Millions of years ago, a powerful explosion shook the center of the river the Milky way, sending double shock waves exploding across the sky. These waves bulldozed across the galaxy, heating all the gas and dust in their path and leaving behind two hot, highly energizing gamma-ray spots.
Today, those blobs – called now Close Bubbles – stretches half the width of our galaxy. One lobe rises for 25,000 light-years above the disk of the Milky Way, and the other extends just as high beneath it. Since their discovery in 2010, bubbles have been a monolithic mystery of our galaxy – and now we know they are not alone.
As scientists continue to study our galaxy at every wavelength of light imaginable, strange new structures within the Bubbles Fermi – from Plasma “chimneys” to swell slowly radio energy balloons – continues to appear. Now, a paper published on December 9 in the journal The nature reveals some of the biggest Fermi family structures: “eROSITA bubbles”.
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Visible only in X rays emissions, these new bubbles are considerably less energetic (and less hot) than Fermi blobs, but they are almost as gigantic, measuring about 45,000 light-years from end to end. Like Fermi bubbles, these hot gas globes rise above and below the galactic plane in a distinct hourglass shape, fixed in the galactic center at the point where the two blobs meet.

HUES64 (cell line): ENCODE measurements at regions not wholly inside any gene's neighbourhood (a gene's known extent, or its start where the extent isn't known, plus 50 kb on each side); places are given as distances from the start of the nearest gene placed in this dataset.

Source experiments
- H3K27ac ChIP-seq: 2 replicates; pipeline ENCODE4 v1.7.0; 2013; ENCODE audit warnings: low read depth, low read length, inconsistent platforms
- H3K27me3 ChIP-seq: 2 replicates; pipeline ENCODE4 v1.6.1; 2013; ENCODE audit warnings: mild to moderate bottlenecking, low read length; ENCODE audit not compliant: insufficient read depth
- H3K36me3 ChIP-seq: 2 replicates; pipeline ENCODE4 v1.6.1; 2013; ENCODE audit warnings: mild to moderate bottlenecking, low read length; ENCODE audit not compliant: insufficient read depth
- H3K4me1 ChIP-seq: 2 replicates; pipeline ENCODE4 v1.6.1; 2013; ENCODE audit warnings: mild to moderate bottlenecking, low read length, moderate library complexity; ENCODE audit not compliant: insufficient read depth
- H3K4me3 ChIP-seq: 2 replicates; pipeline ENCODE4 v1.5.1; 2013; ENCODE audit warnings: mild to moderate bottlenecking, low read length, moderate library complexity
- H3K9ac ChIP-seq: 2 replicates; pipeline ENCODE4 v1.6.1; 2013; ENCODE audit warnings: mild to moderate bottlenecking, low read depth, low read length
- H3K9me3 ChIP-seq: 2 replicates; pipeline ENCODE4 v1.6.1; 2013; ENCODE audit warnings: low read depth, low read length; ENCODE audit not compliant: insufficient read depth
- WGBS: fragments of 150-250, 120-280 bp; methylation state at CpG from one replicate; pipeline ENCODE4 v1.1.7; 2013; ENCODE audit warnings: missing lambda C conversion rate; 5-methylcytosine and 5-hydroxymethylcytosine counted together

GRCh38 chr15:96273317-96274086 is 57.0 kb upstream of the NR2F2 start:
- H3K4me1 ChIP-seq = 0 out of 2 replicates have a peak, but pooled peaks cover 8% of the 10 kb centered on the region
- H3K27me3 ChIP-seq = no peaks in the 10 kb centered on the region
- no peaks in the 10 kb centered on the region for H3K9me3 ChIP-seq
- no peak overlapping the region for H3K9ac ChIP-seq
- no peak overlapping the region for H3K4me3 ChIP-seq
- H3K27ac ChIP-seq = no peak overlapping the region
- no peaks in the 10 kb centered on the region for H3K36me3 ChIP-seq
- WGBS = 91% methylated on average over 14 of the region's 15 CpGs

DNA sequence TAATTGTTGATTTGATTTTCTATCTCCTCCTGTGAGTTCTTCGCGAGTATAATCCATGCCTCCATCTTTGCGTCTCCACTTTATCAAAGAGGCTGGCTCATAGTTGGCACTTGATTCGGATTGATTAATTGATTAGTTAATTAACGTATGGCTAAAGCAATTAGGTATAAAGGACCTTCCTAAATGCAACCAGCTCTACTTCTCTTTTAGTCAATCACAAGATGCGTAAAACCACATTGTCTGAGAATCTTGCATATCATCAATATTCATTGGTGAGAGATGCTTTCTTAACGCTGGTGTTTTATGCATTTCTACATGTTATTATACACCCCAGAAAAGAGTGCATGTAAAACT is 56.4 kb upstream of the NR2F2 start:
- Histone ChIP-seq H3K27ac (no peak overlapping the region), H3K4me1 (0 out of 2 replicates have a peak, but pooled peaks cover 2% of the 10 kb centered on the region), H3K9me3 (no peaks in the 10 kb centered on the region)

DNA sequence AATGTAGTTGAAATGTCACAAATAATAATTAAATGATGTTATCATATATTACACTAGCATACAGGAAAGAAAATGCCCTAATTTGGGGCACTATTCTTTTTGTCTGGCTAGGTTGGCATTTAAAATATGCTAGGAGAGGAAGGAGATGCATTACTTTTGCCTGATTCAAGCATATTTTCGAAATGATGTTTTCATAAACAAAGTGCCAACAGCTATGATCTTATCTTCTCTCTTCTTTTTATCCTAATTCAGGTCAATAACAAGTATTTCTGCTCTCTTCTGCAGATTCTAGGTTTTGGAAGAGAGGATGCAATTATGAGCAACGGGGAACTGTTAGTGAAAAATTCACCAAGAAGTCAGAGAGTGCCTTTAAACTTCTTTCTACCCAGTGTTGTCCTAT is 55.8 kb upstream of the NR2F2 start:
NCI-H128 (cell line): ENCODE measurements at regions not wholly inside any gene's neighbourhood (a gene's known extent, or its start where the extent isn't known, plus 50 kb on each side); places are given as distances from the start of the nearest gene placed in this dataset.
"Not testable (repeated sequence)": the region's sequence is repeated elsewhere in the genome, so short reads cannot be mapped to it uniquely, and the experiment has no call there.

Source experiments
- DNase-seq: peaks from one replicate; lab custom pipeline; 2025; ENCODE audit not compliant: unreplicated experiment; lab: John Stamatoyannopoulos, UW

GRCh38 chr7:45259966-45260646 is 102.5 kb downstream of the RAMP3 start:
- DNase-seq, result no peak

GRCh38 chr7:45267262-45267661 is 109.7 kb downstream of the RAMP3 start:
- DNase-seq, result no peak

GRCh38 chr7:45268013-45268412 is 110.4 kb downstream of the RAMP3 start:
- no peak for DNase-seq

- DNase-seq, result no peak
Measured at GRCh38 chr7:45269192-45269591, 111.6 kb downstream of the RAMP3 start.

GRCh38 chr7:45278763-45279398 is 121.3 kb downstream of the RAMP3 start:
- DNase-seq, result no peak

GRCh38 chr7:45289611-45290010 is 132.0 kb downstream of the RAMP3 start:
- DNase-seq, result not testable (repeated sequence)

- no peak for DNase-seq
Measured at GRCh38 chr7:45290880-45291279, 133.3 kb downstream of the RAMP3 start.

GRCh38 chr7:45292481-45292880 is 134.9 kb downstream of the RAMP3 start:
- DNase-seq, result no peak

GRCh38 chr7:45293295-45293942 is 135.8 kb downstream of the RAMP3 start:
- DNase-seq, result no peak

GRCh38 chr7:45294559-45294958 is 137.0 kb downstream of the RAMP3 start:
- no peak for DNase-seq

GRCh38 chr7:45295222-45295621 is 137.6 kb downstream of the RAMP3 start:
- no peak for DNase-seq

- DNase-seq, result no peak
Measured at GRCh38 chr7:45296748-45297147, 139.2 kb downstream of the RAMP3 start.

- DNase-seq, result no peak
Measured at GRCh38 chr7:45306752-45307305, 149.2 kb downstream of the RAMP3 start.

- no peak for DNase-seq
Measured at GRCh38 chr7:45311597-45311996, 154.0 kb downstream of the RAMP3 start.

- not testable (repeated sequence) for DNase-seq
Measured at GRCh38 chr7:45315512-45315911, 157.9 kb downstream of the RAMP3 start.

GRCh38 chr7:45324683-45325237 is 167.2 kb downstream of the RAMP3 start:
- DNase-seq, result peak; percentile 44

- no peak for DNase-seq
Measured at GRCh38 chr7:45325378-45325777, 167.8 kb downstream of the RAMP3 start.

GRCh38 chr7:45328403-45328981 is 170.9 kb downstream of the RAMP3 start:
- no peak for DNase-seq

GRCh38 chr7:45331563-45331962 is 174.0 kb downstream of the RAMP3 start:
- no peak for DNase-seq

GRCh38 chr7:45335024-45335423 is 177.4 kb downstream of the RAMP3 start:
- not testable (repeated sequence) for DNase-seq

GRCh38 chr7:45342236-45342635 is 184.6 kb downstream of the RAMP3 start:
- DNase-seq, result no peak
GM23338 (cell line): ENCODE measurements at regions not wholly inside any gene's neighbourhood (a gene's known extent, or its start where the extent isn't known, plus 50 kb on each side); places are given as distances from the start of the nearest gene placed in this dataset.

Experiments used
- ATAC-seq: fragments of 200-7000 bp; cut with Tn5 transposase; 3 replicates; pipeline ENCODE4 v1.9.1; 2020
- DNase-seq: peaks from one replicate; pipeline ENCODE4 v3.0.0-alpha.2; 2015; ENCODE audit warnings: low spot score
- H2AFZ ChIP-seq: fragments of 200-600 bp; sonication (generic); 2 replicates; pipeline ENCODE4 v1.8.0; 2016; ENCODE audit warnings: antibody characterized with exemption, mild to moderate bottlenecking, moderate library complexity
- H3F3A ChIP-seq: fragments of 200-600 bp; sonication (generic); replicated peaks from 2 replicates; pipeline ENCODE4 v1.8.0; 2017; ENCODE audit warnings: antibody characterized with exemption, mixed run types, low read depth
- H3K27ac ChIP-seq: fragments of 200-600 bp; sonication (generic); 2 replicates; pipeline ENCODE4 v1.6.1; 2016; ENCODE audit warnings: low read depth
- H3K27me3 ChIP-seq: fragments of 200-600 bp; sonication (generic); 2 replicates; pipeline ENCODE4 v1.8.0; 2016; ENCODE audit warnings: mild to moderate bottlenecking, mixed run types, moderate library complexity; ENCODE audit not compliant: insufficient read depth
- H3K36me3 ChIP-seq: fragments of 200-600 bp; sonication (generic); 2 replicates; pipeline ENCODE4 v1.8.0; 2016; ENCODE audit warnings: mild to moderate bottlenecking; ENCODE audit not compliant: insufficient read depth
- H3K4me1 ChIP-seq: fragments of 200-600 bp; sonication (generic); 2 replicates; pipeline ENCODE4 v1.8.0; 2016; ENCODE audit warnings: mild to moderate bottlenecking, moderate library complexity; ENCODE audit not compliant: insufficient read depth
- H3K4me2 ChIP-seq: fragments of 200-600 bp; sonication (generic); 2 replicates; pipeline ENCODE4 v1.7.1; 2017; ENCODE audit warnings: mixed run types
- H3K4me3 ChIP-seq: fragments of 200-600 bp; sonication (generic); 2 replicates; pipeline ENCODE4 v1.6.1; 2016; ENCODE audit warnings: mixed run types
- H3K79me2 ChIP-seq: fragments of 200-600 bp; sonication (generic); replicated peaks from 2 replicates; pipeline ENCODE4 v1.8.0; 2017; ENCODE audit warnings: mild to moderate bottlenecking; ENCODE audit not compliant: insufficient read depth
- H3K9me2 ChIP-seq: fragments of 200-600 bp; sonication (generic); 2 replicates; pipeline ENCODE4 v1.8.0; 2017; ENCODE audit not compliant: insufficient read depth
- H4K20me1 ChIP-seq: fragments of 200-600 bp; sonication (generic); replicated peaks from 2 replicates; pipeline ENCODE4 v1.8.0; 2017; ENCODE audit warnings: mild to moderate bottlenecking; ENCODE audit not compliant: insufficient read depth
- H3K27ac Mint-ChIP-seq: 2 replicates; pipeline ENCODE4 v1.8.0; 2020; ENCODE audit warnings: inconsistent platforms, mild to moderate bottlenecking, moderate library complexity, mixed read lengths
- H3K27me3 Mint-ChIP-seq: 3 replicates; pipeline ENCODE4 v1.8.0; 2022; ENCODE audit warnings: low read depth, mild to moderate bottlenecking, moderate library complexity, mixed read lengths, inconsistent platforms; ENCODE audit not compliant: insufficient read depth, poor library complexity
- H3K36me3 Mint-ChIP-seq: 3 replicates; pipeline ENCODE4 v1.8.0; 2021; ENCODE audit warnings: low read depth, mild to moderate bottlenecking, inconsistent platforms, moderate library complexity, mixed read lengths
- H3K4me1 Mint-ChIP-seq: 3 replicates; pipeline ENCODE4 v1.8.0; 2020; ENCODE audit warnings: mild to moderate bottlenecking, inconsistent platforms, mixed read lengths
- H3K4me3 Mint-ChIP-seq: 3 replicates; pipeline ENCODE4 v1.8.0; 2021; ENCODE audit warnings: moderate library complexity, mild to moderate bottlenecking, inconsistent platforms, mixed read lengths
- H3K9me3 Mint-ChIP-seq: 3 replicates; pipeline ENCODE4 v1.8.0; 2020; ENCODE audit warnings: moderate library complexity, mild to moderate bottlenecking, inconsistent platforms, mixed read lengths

Given their similar shape and common midpoint, the Fermi and eROSITA bubbles are likely to have a physical connection and probably emerged from the same eruption of galactic fireworks millions of years ago, the authors wrote in their study. What caused the bubbles to blow in the first place is still a mystery, but astronomers suspect it involves a explosive explosion of energy from the central black hole of our galaxy, Sagittarius A *.
This explanation matches the new X-ray bubbles, the study authors wrote, taking into account the amount of energy needed to inflate them. The team calculated that creating these structures required an energy release equivalent to 100,000 supernovae (strong stellar explosions) – a figure equal to the X-ray energy releases observed in other galaxies with active black holes in the centers. their. Even if this hypothetical explosion is millions of years old, its traces would still be visible.
“The scars left by such outbreaks take a long time to heal,” said study co-author Andrea Merloni, a senior scientist at the Max Planck Institute for Extraterrestrial Physics in Germany. he said in a statement.
Merloni and his colleagues discovered X-ray bubbles using the eROSITA X-ray telescope, which orbits the cosmos aboard the Russian-German satellite Spektr-RG. The telescope scans the entire sky every six months, constantly updating our vision of the X-ray universe.
Originally published on Live Science.